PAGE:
How do you bring something new to a role that you’ve performed 9,000 times?

I do actually keep trying to find something new. I’m getting older in the role, and I hope I’m getting better at it. It’s a pretty complicated play, and it’s a very complicated role, so I don’t think I have her completely figured out yet. Maybe after 25 years. (laughs)

When would you feel the need to do something different?

I’ve been really lucky, because I’ve been able to do a couple of films and a couple of other plays around this schedule, sometimes for as long as a year and a half. So I’ve been able to do other work. If I only did this play – if that was the only acting I ever did – that would probably be pretty tragic. But I find working on other things makes me appreciate coming back and working on Perfect Crime.

Why do you think Perfect Crime has been running for 22 years? Why not a different play?

I think people like thrillers. It’s a very popular genre. I mean, The Mousetrap is the show that’s run the longest in the world. It’s run over 50 years in London. People like mysteries.

We get a lot of people coming to see the show, believe it or not, who’ve never seen a play before in their lives. And I think it’s something they can understand, because of Law and Order and CSI, and Columbo and Murder, She Wrote, and before that Perry Mason. I think thrillers are something that everybody has seen. Agatha Christie is the most published author in the world, I believe. So it’s familiar to people, and it’s a formula. And I think they figure, well, even if I don’t like the play, I’ll sit here for two hours and try to figure it out.

We’re selling tickets. If you’re making money and selling tickets, I think it’s stupid to stop. With The Fantasticks being the longest-running musical in the world, and Perfect Crime being the longest-running play [in New York], it’s a really good match at the Snapple Theater Center.

Have you still only missed four performances?

Yeah. The last ones that I missed were in 1995, when my brother got married. No vacations, no sick days. I’m really healthy. I get Tuesday night off. I think I’m probably getting married this year, and I’m gonna get married on a Tuesday, at City Hall. (laughs) We’ll have a honeymoon of one night, so I can work on Wednesday.

Do you even need an understudy?

I do have an understudy. She’s also the assistant stage manager. When we hire people, we always warn them, “Look, she hasn’t missed a performance in a long time.” So it’s not like we do false advertising.

What has been the biggest challenge in 22 years of Perfect Crime?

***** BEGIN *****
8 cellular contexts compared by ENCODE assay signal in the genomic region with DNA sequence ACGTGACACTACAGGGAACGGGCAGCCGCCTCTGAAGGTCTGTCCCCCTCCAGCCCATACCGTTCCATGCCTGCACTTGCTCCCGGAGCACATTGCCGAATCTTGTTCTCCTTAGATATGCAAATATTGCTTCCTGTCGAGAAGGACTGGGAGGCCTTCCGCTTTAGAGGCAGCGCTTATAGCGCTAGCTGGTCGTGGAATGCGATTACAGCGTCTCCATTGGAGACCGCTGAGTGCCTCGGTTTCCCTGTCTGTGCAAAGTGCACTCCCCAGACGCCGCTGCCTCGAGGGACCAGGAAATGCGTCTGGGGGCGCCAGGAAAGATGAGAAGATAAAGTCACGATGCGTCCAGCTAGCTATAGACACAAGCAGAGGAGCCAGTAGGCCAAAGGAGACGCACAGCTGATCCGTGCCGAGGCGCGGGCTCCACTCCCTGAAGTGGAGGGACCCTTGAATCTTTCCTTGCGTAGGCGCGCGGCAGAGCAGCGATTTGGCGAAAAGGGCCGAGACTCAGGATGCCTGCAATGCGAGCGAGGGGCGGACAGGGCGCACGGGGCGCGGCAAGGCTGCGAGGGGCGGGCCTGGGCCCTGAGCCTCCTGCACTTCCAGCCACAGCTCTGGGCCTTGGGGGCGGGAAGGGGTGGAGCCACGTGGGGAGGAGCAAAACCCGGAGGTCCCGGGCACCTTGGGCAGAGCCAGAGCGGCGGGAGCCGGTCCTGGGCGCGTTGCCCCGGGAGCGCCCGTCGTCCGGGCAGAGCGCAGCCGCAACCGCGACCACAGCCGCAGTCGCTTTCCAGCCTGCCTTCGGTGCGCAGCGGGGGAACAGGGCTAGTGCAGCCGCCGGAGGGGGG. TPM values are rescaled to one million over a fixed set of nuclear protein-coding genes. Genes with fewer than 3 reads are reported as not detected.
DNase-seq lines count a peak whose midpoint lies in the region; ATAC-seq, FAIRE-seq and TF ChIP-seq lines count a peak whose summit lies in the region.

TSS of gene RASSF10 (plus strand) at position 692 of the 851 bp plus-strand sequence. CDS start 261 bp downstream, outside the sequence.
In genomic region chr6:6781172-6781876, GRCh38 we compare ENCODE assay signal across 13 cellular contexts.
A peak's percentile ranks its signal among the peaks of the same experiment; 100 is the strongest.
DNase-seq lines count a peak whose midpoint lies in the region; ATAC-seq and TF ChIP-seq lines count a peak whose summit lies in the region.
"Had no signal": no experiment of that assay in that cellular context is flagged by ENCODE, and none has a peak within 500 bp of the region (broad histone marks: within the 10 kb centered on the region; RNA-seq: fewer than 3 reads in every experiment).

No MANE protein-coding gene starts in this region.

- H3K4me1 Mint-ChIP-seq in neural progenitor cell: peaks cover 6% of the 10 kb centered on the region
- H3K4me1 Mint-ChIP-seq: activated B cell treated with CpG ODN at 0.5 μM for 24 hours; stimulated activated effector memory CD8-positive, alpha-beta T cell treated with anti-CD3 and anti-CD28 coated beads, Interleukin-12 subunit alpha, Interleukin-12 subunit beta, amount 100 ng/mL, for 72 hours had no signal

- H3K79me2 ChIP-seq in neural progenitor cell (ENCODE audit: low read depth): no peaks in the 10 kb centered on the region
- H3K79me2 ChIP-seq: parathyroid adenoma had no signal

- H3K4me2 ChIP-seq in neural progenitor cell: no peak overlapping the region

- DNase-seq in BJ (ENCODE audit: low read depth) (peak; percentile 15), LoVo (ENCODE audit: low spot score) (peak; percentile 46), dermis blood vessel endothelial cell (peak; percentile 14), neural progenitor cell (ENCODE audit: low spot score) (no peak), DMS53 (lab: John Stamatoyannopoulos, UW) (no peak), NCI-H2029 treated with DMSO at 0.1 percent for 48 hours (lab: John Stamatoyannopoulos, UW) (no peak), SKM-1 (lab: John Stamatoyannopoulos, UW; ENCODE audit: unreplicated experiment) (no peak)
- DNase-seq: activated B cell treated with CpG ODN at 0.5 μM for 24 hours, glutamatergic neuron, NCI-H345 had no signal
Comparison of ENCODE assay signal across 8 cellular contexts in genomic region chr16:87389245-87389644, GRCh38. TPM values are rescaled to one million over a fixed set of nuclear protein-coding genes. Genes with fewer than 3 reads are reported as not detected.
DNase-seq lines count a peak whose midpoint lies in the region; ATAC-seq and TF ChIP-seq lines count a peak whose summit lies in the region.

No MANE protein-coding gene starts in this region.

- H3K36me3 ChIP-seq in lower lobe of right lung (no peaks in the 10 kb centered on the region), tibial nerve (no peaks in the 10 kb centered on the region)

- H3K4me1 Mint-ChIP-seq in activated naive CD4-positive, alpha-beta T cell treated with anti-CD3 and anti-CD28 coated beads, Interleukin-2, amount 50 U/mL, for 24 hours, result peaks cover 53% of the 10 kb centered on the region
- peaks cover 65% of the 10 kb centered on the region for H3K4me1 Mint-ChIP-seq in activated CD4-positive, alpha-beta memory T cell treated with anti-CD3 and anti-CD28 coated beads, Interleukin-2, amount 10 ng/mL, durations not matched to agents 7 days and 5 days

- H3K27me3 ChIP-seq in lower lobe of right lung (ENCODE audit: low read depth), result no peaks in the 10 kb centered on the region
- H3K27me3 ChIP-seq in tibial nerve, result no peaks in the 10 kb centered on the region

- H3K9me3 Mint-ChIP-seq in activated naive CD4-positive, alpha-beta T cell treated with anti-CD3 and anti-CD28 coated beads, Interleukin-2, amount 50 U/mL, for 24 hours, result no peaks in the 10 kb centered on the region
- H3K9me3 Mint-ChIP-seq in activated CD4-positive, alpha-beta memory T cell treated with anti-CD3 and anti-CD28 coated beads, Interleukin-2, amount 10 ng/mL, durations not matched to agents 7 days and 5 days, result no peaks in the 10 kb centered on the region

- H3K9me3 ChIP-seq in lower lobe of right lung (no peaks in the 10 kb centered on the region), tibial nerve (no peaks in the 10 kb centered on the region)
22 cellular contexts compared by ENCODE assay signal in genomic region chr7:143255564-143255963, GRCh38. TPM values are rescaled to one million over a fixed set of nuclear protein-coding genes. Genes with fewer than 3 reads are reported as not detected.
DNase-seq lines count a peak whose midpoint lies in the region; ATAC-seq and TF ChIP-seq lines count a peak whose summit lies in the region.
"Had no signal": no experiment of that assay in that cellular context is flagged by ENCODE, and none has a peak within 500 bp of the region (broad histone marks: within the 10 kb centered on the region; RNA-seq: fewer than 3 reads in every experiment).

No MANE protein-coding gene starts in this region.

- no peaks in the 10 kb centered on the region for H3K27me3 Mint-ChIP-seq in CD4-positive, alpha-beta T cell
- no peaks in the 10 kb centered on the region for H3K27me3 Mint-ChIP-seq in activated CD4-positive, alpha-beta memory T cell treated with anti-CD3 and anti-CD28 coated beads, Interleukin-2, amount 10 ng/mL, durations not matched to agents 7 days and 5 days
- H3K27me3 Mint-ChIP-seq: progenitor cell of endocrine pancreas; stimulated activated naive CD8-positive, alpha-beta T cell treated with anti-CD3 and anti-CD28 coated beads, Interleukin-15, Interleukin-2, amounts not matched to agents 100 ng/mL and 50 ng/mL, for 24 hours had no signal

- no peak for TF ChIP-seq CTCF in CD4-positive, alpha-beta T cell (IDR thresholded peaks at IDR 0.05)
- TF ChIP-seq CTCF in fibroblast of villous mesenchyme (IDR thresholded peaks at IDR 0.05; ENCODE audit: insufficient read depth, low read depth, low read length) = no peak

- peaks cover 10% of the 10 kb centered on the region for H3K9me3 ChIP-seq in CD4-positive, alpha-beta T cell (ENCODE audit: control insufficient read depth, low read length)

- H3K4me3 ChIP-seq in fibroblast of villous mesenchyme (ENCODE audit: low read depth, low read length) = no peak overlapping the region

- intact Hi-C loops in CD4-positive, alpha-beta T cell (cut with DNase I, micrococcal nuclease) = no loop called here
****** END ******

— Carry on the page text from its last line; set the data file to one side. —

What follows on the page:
Honestly, I think for Off-Broadway shows in general, it’s about finding affordable venues. We moved a lot in our first couple of years, not because we were kicked out by the landlord, but because there are not that many Off-Broadway theatres that are built for long runs. I personally believe that Off-Broadway does better when it’s in the “Broadway box.” Certain specialty shows like Stomp and Blue Man Group are fabulous downtown, but for more traditional musicals and plays, it’s really helpful to be in the Broadway area. I think we need more affordable venues here.

In the first few years of the show, we had rewrites almost every single day. And Warren Manzi – who was the playwright, but also functioned after a while as the director – made fun of me, imitated me, criticized me constantly, to the point of almost tears. And you know what? I’m grateful for every piece of criticism, because it made me better. He was probably my harshest critic, and the best acting teaching I’ve ever had.

He’d hand me rewrites frequently at intermission, and sometimes backstage – “Say this line” or “Just switch those two lines” – and I would have to slap him as I was attempting to get on stage. “Warren, I have to get on stage! Shut up!” And he would hand me something at intermission, like a speech, and say, “Look, it doesn’t have to be verbatim.” I’m like, “I have six minutes!” And he goes, “You have six minutes! Come on! Learn it!” He’d want to hear whether it was working or not, and I would just do it. It was fabulous training. I feel like I’m a very quick study now.

What have been some of the craziest onstage moments on stage in the past two decades of Perfect Crime?

A chair has caught on fire. My dog ran on stage one night at intermission to eat the coffee cake, which is a clue in the play, and then looked up and realized there was an entire audience of people looking at her. She was on stage and caught in the act. Now we have backups for everything, but everything that could possibly go wrong has gone wrong in this play, and we’ve survived it. We had a glass table on stage for a long time, and one of the actors at the beginning of the play dropped a .45 on it and it shattered into a thousand pieces. He gets shot and goes off, and I get on stage and I’m cleaning up the glass while I’m on the phone. And somebody said to me, “Oh that’s such a great effect! How do you do that every night?” (laughs) You just roll with it.

How much longer do you think you can last in this role?

I will not be doing this when I’m 75. But I haven’t thought about it. There have been so many surprises in my life that I’m gonna wait and see what happens. No matter whether it’s writing or acting or singing or producing or whatever, you have to find something that you’re passionate about. I feel very blessed that I’ve been given the opportunity to get on stage eight times a week for so long. I really love what I do. So I look forward to going to work in the morning.

Perfect Crime is currently running at the Snapple Theater Center, 210 W. 50th St. (at Broadway), NYC. For more info, visit www.perfect-crime.com.

Photo courtesy of DBS Press.

This Q&A was published April 16, 2009 online at Blog Stage.